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(@szymon)
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Joined: 1 year ago
Posts: 12
November 8, 2019 20:56  
Posted by: @headworx

I am confused... From what you are saying an OSC camera would be able to only reproduce 3 colors (R,G,B). But somehow it does reproduce the full color information. So why cutting out light pollution (by using the 4-band filter) are we using the color information for colors that pass through?

And a related question, has anyone tried using a Foveon sensor for astrophotography? It basically gives a full "analog" color information for each pixel.

--Simon

All colours are made up of a mix of those three colours; red, green and blue.  They are the "primary" colours, and when you mix them by adding them to each other, you get other colours.  For example, if you mix red and green you get yellow, if you mix red and blue you get purple, etc.  This is commonly known as "additive mixing".  With the right mix of each of these colours, you can make up any colour in your "full colour" package.

One important point is that your multi-narrowband filter isn't just blocking out "light pollution" -- it's cutting out _all_ light other than that which it explicitly allows through!  When you use the "4 band" filter, you are only allowing a subset of light frequencies to hit your sensor.  Your sensor (on an OSC camera) also has a built in filter in front of the pixels, which also only allows a subset of light frequencies to hit your sensor.  The built in sensor only allows through:

  • "red" light (roughly 600-700nm wavelength) to the "red" pixels
  • "green" light (roughly 500-600nm wavelength) to the "green" pixels
  • "blue" light (roughly 400-500nm wavelength) to the "blue" pixels.  

(Those are rough values, I don't remember the exact boundaries).  The four narrow bands that you are allowing through are roughly:

  • Hydrogen Alpha 650-660nm (centre 656nm, this is "red" light)
  • Sulphur ii 667-677nm (centre 672nm, this is "red" light)
  • Oxygen iii 491-506nm (centre 496nm and 501nm, this is "blue/green" light)
  • Hydrogen Beta 481-491nm (centre 486nm, this is "blue" light)

That is why those emissions get picked up by individual pixels -- they fall within the frequency for the colour filter.

I hope that helps.

-simon


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(@headworx)
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November 8, 2019 21:21  

Yes I think I know how this works in principle. But was thinking that Ha red is a bit different than Sii red, when captured by a bayer sensor (the NB filter does not change anything here...). From what you say both reds are indistinguishable. If it is so, the only function of a quad band filter is removal of a light pollution. IOW it is not possible to “see” the separated Sii and Ha colors  as different colors using OSC (with or without a filter). Correct?

 

- Simon


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 Heno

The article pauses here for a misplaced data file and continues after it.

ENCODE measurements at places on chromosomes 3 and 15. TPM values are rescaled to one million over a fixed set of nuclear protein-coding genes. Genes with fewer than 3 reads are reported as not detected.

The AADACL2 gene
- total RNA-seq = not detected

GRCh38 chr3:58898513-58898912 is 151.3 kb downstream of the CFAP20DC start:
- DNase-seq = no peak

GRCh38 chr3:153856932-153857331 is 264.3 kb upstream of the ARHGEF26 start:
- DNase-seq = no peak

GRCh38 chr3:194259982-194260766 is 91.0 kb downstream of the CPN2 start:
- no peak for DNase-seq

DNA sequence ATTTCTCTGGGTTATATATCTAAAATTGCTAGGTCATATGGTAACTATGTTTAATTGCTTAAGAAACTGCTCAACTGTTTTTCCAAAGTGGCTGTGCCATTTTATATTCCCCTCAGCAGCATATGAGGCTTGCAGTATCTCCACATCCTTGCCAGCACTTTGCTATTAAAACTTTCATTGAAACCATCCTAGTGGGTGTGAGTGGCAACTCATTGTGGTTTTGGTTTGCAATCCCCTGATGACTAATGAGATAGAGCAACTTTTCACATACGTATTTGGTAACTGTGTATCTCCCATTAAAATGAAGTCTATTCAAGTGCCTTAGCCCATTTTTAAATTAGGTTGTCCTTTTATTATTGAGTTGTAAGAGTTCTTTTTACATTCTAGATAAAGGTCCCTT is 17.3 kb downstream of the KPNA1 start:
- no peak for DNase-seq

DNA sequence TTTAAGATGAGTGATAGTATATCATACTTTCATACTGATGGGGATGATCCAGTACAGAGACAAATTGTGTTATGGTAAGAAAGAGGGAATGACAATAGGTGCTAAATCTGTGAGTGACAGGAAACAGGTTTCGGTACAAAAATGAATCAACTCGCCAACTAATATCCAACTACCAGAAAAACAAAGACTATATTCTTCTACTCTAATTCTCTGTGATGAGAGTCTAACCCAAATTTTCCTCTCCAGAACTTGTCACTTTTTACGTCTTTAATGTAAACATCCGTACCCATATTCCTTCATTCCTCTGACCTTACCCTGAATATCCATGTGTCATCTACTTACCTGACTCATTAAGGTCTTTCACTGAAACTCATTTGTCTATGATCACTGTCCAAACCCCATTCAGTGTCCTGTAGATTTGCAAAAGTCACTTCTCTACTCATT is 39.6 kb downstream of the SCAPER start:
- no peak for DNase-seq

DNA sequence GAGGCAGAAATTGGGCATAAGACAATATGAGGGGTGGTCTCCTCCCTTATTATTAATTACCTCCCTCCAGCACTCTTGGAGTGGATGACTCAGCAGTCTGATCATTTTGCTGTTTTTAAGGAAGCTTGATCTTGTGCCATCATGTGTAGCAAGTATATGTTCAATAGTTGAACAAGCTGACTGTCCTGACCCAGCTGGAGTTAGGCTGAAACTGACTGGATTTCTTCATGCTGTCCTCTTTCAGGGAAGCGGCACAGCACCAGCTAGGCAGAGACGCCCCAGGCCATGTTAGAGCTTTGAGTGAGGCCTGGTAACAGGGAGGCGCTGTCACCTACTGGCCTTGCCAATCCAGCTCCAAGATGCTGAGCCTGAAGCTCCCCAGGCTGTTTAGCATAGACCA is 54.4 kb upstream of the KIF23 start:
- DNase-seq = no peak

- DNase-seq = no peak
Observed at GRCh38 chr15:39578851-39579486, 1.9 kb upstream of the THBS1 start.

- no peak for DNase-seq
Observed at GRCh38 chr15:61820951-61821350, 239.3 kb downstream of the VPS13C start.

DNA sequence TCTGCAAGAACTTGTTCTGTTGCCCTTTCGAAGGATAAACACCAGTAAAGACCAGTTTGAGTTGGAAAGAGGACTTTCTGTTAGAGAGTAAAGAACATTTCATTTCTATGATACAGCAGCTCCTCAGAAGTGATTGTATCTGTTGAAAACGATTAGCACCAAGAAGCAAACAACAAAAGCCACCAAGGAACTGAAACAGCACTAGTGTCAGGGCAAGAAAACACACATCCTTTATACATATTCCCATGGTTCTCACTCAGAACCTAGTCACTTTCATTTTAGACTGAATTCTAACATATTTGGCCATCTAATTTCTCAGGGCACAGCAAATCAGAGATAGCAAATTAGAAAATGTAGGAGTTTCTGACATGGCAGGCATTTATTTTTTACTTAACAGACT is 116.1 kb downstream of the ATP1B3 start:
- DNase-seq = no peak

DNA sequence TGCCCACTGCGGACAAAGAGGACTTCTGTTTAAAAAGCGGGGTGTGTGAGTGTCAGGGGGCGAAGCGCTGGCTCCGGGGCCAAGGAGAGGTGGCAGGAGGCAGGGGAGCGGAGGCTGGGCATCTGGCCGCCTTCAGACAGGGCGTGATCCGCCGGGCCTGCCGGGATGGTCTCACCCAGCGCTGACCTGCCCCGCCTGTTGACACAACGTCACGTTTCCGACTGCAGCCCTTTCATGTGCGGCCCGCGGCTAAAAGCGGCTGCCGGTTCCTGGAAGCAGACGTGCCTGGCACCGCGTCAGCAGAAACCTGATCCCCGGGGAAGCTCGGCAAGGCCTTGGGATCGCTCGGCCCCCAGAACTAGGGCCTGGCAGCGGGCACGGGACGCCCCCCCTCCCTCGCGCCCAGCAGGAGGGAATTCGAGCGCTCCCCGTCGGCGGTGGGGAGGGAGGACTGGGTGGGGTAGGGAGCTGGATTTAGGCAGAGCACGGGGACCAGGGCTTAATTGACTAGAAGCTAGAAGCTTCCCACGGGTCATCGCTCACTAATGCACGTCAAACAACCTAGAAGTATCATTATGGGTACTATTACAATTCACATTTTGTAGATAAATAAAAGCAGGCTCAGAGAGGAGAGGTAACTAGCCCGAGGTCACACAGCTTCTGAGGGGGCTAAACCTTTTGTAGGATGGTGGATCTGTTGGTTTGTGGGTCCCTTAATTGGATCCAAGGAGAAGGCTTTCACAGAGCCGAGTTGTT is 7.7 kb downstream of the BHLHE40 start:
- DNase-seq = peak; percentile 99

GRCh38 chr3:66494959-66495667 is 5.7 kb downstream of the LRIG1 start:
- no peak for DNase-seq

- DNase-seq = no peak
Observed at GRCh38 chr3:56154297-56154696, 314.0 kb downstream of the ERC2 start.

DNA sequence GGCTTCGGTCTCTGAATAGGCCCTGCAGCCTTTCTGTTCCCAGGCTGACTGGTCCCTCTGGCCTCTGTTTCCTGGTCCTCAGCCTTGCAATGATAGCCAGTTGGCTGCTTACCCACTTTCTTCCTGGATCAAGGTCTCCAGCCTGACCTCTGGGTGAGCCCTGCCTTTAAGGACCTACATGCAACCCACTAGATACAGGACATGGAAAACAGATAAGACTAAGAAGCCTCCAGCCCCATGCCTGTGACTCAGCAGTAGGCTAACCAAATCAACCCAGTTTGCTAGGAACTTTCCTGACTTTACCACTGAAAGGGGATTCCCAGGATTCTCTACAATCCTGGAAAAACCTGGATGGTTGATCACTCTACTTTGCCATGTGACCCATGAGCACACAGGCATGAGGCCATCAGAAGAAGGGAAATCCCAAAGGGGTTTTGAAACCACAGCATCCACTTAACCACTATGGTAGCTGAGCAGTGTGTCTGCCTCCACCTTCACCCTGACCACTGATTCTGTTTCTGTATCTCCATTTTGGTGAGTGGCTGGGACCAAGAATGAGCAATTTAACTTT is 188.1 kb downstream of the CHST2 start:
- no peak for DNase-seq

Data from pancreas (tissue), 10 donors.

(@heno)
Main Sequence Star Customer
Joined: 3 years ago
Posts: 46
November 8, 2019 23:06  

@jw_duijndamhetnet-nl

Maybe you are correct, maybe not. I'm thinking: If what you say is correct, and the Ha/SII is only selected based on the red pixel, what would be the point of having separate Ha and SII narrow band filters. The SII is "darker red" (have a lower frequency) than Ha. So if a nebula emits light in SII frequency you won't capture it with a Ha filter. Even though they both capture only red light.


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(@szymon)
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Joined: 1 year ago
Posts: 12
November 8, 2019 23:14  
Posted by: @headworx

Yes I think I know how this works in principle. But was thinking that Ha red is a bit different than Sii red, when captured by a bayer sensor (the NB filter does not change anything here...). From what you say both reds are indistinguishable. If it is so, the only function of a quad band filter is removal of a light pollution. IOW it is not possible to “see” the separated Sii and Ha colors  as different colors using OSC (with or without a filter). Correct?

 

- Simon

Right — you cannot separate the Sii from the Ha using a filter which passes both.  This is why people use monochrome and narrowband filters.  On the combined filter you will get both of them.  That can be cool too, and can produce some great images (I have seen many examples on the Altair Facebook group for example).


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 Heno
(@heno)
Main Sequence Star Customer
Joined: 3 years ago
Posts: 46
November 8, 2019 23:15  

@szymon

I totally agree on this. But as long as we do not know how Mabula has designed the extraction algorithm of Ha and OIII, if it is based on pixel values or a passband around a central frequency (which may be sort of the same thing, I don't know) we will never be able to settle this discussion. That may be a good thing though, such discussions are great, and educating.

This post was modified 1 year ago by Heno

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 Heno
(@heno)
Main Sequence Star Customer
Joined: 3 years ago
Posts: 46
November 8, 2019 23:19  

@szymon

An Altair quad band filter is exactly what I have bought. That is why I'm so anxious to find out how these extraction algorithms works. 
@Mabula: Where are you brother???? 🙂